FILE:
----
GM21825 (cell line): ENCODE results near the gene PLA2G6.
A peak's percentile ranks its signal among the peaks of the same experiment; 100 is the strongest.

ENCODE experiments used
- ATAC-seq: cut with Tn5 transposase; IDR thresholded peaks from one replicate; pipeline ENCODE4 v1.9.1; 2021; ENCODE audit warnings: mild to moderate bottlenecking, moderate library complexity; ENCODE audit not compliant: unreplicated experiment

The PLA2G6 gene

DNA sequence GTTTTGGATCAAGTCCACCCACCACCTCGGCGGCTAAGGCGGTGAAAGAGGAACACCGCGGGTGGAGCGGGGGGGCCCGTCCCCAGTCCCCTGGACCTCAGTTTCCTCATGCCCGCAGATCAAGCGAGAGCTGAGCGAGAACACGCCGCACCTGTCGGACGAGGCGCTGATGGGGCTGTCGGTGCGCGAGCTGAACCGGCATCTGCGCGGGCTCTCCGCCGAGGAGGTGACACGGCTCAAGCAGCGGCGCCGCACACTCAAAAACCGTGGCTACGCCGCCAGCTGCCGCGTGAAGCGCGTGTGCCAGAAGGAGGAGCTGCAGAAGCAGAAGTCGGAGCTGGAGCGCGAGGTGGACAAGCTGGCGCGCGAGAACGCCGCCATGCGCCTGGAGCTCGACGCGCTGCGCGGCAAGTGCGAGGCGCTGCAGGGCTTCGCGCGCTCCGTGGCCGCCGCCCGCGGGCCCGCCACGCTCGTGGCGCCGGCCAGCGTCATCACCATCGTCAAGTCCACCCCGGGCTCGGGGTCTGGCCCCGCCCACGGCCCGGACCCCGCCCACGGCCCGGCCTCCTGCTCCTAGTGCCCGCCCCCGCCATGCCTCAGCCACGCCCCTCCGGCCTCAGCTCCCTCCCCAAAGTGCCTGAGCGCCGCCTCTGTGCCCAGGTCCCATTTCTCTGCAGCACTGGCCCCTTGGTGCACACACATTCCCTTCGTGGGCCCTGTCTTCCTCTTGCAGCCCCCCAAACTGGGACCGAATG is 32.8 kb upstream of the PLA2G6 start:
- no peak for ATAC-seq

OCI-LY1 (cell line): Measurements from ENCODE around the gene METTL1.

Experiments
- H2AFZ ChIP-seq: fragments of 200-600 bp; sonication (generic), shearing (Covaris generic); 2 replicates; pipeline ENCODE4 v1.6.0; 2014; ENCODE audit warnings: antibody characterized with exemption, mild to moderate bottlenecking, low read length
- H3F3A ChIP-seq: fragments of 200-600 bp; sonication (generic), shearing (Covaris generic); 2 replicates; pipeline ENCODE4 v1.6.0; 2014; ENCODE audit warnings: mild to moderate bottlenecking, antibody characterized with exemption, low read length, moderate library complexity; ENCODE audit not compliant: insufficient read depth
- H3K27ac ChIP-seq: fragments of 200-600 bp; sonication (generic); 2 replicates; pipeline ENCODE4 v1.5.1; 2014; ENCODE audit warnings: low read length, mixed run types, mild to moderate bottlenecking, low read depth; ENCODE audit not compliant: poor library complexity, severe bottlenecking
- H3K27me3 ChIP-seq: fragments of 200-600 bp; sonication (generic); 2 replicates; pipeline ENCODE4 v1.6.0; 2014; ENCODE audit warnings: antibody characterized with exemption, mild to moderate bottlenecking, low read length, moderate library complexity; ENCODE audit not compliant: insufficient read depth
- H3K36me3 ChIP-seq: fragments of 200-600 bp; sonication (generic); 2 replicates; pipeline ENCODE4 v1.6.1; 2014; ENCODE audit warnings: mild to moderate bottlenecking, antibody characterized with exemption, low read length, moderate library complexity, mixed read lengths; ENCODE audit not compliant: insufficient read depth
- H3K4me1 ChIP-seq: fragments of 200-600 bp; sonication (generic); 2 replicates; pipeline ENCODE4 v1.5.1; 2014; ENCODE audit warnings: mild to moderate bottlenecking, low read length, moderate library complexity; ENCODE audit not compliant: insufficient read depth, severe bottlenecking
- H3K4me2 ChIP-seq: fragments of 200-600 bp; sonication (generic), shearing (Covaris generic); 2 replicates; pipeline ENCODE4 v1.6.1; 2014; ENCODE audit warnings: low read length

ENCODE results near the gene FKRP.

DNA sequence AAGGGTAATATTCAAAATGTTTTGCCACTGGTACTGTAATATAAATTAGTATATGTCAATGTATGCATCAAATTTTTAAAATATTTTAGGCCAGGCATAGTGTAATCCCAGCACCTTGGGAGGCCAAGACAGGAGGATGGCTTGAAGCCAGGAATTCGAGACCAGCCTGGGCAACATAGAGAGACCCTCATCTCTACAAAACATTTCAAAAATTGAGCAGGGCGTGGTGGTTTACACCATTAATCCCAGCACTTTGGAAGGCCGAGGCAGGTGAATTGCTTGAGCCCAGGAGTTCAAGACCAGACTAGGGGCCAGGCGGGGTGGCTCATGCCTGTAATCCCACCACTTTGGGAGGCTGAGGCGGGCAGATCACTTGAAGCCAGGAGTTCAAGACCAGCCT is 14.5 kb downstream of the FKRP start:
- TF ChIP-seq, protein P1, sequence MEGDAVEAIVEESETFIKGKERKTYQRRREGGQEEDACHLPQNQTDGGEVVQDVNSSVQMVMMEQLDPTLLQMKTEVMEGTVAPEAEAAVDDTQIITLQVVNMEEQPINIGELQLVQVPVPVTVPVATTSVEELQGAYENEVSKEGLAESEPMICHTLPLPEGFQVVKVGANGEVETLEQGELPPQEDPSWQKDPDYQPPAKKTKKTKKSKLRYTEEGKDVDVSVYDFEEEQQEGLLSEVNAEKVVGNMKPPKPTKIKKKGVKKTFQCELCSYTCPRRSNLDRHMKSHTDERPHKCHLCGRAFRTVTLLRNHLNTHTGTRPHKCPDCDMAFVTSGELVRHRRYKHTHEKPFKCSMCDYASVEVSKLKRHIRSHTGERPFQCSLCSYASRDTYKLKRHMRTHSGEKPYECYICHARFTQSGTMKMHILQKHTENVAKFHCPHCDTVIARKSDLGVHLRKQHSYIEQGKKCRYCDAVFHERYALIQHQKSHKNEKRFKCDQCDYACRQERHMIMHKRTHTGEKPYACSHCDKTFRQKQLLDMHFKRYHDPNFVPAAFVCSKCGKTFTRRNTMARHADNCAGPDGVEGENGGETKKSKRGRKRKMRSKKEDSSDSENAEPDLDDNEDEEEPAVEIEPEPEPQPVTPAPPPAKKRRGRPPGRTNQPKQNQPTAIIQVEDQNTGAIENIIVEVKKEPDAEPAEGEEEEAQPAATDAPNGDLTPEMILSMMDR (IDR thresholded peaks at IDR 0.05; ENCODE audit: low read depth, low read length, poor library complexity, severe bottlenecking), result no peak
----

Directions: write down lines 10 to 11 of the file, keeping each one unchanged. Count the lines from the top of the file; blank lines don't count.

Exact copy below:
- H2AFZ ChIP-seq: fragments of 200-600 bp; sonication (generic), shearing (Covaris generic); 2 replicates; pipeline ENCODE4 v1.6.0; 2014; ENCODE audit warnings: antibody characterized with exemption, mild to moderate bottlenecking, low read length
- H3F3A ChIP-seq: fragments of 200-600 bp; sonication (generic), shearing (Covaris generic); 2 replicates; pipeline ENCODE4 v1.6.0; 2014; ENCODE audit warnings: mild to moderate bottlenecking, antibody characterized with exemption, low read length, moderate library complexity; ENCODE audit not compliant: insufficient read depth